"Credit companies don't care if you didn't pay the loan because you were deadbeat or making a protest," says David Wessel, director of the Hutchins Center on Fiscal and Monetary Policy at the Brookings Institute.
What hasn't been talked about much, however, is the potential impact on the economy if such a movement were to actually gain popularity.
The average college senior who graduated from a public or private nonprofit college in 2013 owed $28,400, according to a report by The Institute for College Access & Success.
Some simple math would lead one to conclude that if 1 million people were to default, this would mean a $28 billion bargaining chip for "conscientious student-loan defaulters."
"You really have to break that up in two different parts," says Douglas Webber, an associate professor of economics at Temple University. "There are government-backed student loans and private student loans, and it's very easy to predict what will happen in the private market."
In the private market, Webber says, that massive default would increase existing student-loan interest rates. Lenders would reduce the amount of money they loaned to students, and possibly, stop lending altogether.
"It's a little more difficult to talk about what will happen on the government end," Webber says. The government would recoup it somewhere, either from taxes or cuts to services, or it could just lump it into the national debt ($18.2 trillion and counting), he says.
The federal government can sue universities for that money. But this is unlikely to happen unless, as in the Corinthian case, there are legal grounds to believe the school preyed upon its students. Most likely the government will reclaim it from the debtor.
The idea of a wide-scale conscientious student-loan defaulter movement has even less of an impact given that about 650,000 people defaulted on their loans last year, and there was no irreversible effect set in motion on the part of banks or the government.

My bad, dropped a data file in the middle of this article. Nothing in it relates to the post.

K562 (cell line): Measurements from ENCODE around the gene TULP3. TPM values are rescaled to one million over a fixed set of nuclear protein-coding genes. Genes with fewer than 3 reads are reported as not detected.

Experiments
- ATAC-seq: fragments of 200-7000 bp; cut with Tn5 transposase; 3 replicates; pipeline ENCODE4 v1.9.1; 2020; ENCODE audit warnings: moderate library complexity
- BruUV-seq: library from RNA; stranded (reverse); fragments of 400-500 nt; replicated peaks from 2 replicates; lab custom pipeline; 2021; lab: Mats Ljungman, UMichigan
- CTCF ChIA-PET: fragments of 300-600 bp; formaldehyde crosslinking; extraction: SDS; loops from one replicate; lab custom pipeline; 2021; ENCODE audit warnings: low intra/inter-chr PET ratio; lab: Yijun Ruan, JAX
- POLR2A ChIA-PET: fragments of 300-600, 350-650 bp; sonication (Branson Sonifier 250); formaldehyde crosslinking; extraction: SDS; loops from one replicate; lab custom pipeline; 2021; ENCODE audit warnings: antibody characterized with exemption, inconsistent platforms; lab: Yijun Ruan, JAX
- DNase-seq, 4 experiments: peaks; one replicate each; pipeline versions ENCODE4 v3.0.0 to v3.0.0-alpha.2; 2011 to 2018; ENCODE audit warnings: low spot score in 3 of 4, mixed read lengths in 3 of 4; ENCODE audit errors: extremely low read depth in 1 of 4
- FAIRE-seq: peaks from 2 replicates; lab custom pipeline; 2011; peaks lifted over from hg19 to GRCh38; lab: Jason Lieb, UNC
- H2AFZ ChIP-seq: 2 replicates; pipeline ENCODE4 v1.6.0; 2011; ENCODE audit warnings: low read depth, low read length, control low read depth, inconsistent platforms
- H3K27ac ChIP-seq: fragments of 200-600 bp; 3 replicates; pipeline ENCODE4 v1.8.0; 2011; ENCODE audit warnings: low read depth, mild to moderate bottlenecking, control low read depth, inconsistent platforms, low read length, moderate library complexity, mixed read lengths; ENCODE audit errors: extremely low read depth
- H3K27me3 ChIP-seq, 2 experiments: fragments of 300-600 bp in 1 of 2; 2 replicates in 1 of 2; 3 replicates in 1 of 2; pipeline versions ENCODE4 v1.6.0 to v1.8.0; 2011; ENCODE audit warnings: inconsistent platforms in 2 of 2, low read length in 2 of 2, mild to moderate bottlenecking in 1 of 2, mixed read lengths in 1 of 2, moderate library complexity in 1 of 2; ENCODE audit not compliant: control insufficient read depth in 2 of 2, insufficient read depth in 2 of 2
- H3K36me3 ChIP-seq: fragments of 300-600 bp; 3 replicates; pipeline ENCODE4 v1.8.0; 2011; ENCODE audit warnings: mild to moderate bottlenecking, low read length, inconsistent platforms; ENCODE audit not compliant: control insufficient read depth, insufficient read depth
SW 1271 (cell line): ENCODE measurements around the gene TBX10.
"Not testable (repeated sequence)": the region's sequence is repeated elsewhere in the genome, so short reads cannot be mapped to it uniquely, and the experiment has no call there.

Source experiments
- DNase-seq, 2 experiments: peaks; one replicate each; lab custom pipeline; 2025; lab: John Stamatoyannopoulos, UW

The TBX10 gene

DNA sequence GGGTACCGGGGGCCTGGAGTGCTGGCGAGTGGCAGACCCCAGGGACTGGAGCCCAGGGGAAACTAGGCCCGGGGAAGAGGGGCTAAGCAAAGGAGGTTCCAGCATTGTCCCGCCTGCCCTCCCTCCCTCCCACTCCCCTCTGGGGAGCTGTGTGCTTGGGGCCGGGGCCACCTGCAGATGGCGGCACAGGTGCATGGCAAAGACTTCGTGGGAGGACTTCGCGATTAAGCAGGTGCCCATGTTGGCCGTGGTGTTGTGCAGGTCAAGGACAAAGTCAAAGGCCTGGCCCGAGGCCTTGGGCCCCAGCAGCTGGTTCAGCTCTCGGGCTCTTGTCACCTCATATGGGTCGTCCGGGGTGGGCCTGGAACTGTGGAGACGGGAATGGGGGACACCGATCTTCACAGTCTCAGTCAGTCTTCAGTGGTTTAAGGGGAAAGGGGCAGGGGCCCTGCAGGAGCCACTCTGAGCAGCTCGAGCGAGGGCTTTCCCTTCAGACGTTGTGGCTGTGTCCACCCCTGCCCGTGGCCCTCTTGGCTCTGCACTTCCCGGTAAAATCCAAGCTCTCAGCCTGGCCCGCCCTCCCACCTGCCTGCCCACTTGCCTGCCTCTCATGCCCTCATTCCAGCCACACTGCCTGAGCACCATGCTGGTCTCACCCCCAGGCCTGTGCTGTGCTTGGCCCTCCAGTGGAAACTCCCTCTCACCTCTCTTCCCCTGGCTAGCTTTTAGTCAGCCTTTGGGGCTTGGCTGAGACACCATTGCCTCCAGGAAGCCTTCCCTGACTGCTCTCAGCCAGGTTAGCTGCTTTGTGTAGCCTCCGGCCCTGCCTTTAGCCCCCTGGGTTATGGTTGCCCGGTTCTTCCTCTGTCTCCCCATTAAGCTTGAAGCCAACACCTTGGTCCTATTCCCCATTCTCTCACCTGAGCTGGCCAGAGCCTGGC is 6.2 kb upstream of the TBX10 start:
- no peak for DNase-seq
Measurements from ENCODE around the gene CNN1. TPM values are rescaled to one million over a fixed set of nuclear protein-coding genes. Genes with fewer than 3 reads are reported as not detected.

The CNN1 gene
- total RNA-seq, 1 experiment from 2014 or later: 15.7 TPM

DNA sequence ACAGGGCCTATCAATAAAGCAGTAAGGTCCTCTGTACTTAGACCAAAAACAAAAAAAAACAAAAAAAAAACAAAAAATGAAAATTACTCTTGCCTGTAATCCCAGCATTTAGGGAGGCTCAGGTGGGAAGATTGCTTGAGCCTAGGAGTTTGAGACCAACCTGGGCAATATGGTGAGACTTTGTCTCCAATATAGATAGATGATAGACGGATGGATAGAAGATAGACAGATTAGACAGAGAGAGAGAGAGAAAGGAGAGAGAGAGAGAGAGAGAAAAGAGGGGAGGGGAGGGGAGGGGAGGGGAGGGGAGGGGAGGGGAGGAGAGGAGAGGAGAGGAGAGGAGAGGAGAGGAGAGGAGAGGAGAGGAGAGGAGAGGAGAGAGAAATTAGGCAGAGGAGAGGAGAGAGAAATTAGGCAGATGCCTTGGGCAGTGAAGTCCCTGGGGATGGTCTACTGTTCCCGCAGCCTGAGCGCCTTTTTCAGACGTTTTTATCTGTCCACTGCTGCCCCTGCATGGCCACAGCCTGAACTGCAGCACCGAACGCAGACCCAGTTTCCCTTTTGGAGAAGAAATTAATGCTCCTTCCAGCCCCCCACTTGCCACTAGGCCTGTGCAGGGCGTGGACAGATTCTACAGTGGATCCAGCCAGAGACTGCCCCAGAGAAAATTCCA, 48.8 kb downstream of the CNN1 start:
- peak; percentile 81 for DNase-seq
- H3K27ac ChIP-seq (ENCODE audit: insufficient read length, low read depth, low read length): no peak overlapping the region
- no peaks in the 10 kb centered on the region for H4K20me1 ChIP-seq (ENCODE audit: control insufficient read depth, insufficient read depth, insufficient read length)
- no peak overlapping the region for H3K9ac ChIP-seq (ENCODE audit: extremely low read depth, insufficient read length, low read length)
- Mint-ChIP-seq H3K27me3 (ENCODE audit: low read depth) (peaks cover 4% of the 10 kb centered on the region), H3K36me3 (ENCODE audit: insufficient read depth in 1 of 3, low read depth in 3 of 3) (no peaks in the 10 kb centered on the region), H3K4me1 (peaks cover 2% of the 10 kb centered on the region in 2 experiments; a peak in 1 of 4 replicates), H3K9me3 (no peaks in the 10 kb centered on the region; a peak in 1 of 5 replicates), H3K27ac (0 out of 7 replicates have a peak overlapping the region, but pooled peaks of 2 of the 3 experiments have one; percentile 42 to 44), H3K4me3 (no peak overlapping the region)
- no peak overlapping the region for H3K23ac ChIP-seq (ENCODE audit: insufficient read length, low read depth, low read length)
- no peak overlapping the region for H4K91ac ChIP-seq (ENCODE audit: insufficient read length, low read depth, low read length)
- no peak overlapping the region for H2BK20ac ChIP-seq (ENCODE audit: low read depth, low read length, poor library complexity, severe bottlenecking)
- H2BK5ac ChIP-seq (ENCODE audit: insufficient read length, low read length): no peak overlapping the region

Ultimately, both Webber and Wessel say, any impact to the economy would be minimal.
What a collective default could do, though, they say, is focus political awareness around rising costs of tuition, and an educational system that is increasingly stratified and unequal.
What Ross and the Debt Collective hope to accomplish is to emphasize that an education is a social right, and that the U.S. should join the growing list of countries that provide a free college education. With a collective default, Ross says, someone's bound to pay attention.
"It's not just about money, it's about democracy," Ross says. "If you look back at the civil-rights movement, one of the most righteous demands was to open the collegial doors to a population who had been denied the right to an education. And now the right to education has been replaced by the right to access educational loans."
This article is part of our Next America: Higher Education project, which is supported by grants from the Bill & Melinda Gates Foundation and Lumina Foundation.